Why the RIAA should love us
As the digital music conflict (read: the RIAA v. post-Napster file sharing) continues to pick up steam in the mainstream press, one key issue seems to be frequently omitted or forgotten: Quality. We all remember Neil Young’s attack on the compact disc format in the early ’90s. Let’s not revisit that argument—that CDs have inferior fidelity than good old fashioned records—as it’s now a moot point; CDs have triumphed and even record snobs have succumbed to the format’s convenience. (My record collection went into storage in a friend’s basement this year.) But what of mp3s?
It’s a fact: At common encoding rates, mp3 files have inferior sound reproduction than do CDs. Don’t believe it? Rip an mp3 of your favorite CD and play it next to the original on a decent stereo—you’ll hear the difference. For me, this came clearly into focus when I bought Wilco’s Yankee Hotel Foxtrot after having lived with a copy burned from mp3s for eight months before the album was officially released. Yet it is this inferior format the RIAA claims is hurting CD sales, threatening the very viability of the record industry. At first glance its logic seems sound—why would someone pay for that Wilco CD when they already own a copy of it?
Yet I (and a hell of a lot of other people) did buy it, just as we bought records of music taped off the radio in our childhood, just as we bought CDs after friends had taped us fuzzy copies on boom-boxes. Do we always buy something we pirate? Of course not—some, perhaps even the majority, of this “stolen” music is garbage, destined to be taped over, forgotten, deleted, never to be listened to again. But the good music, the stuff that we want to listen to again and again—it is crucial to get the real thing, to own an original. Of course, we’re probably not the average music buyer. We’re music geeks; the RIAA would probably maintain that we don’t count. After all, we’re listening to Wilco, not Nickelback, and music conglomerates are usually disinterested in artists of the non-multi-platinum variety.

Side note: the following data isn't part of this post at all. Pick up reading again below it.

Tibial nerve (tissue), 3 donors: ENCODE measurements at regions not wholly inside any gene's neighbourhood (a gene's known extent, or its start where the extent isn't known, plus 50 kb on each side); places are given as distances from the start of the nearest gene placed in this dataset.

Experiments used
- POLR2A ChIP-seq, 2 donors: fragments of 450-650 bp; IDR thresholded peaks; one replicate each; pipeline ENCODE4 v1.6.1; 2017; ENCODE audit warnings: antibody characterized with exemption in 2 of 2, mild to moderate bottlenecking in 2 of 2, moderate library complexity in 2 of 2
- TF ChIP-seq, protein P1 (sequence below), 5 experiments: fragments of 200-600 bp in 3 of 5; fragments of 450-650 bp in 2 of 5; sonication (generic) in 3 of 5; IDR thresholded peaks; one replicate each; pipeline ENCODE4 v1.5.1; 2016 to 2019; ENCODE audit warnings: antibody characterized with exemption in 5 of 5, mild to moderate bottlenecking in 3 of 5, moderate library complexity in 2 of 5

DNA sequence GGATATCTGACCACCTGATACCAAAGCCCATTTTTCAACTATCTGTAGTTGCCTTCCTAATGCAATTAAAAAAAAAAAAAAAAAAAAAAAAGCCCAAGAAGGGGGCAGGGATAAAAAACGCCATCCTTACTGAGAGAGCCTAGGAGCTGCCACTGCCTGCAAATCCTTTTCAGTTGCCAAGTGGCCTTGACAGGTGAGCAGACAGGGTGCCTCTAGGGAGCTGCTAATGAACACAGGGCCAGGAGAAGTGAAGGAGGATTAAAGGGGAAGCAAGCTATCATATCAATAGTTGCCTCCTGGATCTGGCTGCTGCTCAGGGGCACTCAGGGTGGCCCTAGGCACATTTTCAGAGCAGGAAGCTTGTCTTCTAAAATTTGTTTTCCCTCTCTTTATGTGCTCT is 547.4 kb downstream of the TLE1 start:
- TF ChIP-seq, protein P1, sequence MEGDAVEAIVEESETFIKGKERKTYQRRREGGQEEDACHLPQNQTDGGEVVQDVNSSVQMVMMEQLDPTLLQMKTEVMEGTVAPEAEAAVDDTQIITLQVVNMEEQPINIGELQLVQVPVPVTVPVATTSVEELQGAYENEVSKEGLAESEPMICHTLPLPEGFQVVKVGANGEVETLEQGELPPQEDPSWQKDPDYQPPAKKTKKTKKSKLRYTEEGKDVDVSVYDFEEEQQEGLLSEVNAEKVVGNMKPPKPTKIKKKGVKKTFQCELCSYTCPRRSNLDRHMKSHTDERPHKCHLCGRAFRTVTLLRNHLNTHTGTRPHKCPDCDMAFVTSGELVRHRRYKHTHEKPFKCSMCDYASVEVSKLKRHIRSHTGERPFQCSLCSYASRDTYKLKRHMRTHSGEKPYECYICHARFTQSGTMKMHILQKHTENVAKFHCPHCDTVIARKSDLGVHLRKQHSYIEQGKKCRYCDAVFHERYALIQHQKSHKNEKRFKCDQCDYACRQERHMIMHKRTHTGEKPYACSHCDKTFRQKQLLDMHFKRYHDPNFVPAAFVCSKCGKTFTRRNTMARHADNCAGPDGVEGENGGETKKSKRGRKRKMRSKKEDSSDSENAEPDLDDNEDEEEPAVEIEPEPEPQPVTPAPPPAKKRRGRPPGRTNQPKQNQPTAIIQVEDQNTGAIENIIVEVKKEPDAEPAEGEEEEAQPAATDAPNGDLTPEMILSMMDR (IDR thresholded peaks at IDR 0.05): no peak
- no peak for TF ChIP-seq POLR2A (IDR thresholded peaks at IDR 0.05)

So does the typical music consumer care that mp3s are inferior to commercially distributed CDs? I’ll agree with the RIAA here: No, I’m sure most people are perfectly satisfied with their lo-fi digital copies. But why? Is it because the music industry has trained consumers to treat music as a commodity to be used and thrown away? After all, there will be another Britney, Celine Dion, or Linkin Park sitting in the endcap at Wal-Mart next month. The real threat to the music industry isn’t coming from the serious music fans—it comes from the casual radio listener who buys an album to listen to that one heavily-rotated song a few dozen times before losing interest and moving on to the next Top 40 hit.
Of course the problem with this is that all that junk, those cotton candy mega-hits, the songs most likely to be ripped and traded and then not purchased, they are what pay the bills for the rest of the music biz. Digital music is going to force the recording industry to rethink their business model and that’s what scares the fat cats of L.A.: Change. If the typical music consumer can freely obtain the disposable music that forms the foundation of the recording industry, the RIAA isn’t going to have anyone left to sell CDs to. Except us.